Conforto the First
The bottom of the first passed quickly into eternity for the Mets, as Curtis Granderson
, David Wright
, and Daniel Murphy
went down in order. The second inning, in both its halves, proceeded much the same, as did the top of the third. In fact, between Escobar’s single to lead off the game and his groundout to end the first half of the third, the only baserunner for either team was the Royals’ catcher, Sal Perez, who singled in the top of the second.
And so as Michael Conforto settled into the box against Royals starter Chris Young
to lead off the third inning, you wouldn’t have been too far out of line if you’d called this game a “pitcher’s duel.” You wouldn’t have been too far out of line, but you would have looked pretty silly in front of your friends—because Conforto did this to Young’s first pitch of the inning:
That’s the first World Series home run by a rookie since Buster Posey
took Darren O’Day deep in Game Four of the 2010 Classic. I don’t know what pitch O’Day threw then, but the pitch Young threw Saturday night was a letter-high fastball at 87 mph. I say it was an 87-mph fastball only because it didn’t stay that way for long: the moment it connected with Conforto’s bat, it gained an instant 20 mph, and didn’t come to a complete stop until it reached the right-field bleachers a few seconds later, 395 feet down the line.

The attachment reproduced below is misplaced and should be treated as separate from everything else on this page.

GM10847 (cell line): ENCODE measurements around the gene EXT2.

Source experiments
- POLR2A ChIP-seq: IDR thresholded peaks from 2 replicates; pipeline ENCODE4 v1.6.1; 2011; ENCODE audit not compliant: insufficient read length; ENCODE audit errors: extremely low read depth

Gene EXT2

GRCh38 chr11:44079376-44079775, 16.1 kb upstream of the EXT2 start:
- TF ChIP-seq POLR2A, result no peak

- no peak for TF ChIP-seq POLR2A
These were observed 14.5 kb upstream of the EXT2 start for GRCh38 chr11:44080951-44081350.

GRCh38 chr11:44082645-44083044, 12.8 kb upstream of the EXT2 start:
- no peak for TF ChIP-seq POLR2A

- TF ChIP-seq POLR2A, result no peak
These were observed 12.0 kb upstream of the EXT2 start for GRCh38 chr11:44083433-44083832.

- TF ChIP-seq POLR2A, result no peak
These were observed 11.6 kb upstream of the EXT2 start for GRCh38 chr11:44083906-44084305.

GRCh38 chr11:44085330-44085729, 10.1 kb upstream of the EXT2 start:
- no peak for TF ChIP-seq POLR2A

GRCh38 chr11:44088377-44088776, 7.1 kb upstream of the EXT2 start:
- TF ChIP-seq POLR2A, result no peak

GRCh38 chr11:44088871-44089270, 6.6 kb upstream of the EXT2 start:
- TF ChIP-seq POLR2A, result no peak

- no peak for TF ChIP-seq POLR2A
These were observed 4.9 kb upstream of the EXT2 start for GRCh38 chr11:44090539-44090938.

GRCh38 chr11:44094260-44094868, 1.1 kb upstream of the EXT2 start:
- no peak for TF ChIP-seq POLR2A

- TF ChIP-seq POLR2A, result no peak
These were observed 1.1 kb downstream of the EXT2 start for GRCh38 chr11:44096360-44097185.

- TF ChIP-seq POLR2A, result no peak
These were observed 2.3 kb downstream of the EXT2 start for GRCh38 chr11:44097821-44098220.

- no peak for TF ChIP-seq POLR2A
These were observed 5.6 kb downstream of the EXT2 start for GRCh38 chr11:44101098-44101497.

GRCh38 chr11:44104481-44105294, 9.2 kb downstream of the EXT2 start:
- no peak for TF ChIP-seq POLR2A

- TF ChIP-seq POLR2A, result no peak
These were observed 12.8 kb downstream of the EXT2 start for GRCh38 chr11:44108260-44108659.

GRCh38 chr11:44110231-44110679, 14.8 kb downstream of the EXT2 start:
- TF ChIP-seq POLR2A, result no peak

I mean, look at this thing:
If you ever have the chance to avoid it, try not to put your fastball in that spot against a big-league hitter, especially if your fastball sits at 87 mph.
Zobrist the Second
The Mets added on in the third inning, courtesy of a Wilmer Flores
single, a wild pitch that moved him to second, and a perfect bunt from Matz that sent him scampering to third. That set the stage what I can only imagine is Alex Rios
’s worst nightmare: he assumed, as it hit his glove, that Curtis Granderson’s flyball to right was the third out of the inning, and thus missed by a half-step nabbing Flores at the plate on the throw.
Yikes. Zobrist’s strikeout to lead off the fourth thus left his team down two as the game entered its middle eight.
Conforto the Second